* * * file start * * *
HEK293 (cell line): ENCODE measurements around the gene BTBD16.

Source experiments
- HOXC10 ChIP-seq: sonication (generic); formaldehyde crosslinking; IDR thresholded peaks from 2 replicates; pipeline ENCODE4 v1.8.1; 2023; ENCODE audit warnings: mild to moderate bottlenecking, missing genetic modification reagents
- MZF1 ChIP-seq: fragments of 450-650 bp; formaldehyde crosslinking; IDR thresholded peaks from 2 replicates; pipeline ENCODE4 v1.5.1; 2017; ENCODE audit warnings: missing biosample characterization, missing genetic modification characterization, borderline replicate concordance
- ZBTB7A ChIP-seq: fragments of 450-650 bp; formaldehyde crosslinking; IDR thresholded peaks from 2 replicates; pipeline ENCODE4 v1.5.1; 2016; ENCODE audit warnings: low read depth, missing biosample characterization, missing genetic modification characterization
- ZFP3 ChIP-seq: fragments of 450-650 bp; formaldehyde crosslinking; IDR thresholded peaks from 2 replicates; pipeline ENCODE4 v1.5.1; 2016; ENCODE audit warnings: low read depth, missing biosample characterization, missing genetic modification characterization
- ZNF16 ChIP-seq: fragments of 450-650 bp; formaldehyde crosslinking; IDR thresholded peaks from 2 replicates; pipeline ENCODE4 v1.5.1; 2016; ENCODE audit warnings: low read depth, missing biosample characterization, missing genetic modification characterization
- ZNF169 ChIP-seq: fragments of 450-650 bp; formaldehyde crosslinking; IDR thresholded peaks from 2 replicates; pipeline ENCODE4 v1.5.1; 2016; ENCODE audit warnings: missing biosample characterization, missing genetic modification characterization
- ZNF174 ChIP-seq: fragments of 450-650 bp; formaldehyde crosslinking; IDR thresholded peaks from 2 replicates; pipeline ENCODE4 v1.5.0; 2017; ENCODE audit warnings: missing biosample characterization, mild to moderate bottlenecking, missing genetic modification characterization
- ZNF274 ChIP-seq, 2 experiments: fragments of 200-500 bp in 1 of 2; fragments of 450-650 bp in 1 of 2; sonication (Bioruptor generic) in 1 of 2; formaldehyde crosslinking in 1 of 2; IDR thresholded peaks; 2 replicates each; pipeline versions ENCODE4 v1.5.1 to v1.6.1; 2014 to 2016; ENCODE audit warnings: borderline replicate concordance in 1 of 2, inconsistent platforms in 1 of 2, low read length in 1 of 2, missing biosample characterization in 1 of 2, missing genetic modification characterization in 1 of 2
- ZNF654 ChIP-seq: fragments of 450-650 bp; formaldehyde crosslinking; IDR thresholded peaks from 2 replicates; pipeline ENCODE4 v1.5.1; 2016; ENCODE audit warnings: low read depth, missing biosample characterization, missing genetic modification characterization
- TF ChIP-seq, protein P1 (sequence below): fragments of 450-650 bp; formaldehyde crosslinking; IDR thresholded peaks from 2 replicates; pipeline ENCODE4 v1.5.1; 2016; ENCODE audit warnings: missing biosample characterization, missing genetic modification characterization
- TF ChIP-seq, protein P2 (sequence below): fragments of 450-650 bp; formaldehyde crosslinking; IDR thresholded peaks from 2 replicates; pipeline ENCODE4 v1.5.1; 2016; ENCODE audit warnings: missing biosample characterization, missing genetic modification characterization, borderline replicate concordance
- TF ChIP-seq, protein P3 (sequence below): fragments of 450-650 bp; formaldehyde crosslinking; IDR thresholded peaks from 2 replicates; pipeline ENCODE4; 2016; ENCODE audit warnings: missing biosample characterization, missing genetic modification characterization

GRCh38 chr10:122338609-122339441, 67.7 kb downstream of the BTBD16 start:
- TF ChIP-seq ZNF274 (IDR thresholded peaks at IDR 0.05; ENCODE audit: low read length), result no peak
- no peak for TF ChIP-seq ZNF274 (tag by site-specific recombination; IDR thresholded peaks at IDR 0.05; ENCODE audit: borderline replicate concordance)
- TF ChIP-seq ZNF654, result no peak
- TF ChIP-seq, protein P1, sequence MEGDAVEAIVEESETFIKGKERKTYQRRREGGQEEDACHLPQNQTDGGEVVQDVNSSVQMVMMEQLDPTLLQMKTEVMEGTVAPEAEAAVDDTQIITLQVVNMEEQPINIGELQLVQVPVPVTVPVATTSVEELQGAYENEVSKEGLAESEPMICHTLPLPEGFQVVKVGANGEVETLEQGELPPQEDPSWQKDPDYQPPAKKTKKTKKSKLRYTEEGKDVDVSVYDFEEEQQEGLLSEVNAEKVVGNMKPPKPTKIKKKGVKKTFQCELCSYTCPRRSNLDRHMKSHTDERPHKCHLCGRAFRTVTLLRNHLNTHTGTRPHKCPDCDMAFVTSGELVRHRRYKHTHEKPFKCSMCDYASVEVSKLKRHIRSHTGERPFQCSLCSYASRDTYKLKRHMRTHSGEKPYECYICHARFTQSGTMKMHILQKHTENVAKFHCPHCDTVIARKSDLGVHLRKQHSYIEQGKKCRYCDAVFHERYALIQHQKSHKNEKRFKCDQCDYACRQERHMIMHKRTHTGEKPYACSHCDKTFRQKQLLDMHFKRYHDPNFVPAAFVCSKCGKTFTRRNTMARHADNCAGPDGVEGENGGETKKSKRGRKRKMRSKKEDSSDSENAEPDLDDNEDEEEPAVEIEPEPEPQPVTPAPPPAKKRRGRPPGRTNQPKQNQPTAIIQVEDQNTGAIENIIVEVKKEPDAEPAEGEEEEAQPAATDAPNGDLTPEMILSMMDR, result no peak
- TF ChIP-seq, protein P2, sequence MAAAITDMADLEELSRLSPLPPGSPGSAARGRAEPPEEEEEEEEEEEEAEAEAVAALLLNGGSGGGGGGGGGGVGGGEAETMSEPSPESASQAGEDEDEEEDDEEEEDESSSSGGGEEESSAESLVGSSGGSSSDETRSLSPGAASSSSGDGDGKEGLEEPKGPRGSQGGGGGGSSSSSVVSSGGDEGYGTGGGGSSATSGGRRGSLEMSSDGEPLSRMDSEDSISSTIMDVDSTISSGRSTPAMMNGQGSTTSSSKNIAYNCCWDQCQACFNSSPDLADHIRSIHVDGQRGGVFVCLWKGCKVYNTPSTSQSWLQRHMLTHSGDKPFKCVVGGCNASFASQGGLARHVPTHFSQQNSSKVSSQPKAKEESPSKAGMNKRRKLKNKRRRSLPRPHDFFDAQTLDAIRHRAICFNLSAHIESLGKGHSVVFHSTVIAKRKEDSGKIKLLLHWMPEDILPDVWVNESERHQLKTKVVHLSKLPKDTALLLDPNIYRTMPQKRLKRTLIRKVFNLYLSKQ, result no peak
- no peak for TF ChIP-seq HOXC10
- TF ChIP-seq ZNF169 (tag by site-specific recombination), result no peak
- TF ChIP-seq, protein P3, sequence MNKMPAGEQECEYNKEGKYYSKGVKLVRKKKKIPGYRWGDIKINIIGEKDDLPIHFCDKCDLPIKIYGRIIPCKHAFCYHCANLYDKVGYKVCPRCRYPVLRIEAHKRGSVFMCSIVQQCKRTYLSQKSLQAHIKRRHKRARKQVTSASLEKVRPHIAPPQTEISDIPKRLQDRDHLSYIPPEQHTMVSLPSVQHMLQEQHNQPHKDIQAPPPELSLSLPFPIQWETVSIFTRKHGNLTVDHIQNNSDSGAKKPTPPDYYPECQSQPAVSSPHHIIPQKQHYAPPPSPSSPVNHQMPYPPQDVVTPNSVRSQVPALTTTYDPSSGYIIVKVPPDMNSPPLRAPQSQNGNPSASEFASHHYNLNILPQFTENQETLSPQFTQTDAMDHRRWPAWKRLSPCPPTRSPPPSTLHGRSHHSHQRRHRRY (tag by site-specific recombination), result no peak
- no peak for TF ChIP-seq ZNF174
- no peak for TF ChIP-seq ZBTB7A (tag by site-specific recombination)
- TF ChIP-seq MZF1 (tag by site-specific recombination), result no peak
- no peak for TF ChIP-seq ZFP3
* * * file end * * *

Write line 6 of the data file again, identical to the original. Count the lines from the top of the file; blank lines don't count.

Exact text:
- ZFP3 ChIP-seq: fragments of 450-650 bp; formaldehyde crosslinking; IDR thresholded peaks from 2 replicates; pipeline ENCODE4 v1.5.1; 2016; ENCODE audit warnings: low read depth, missing biosample characterization, missing genetic modification characterization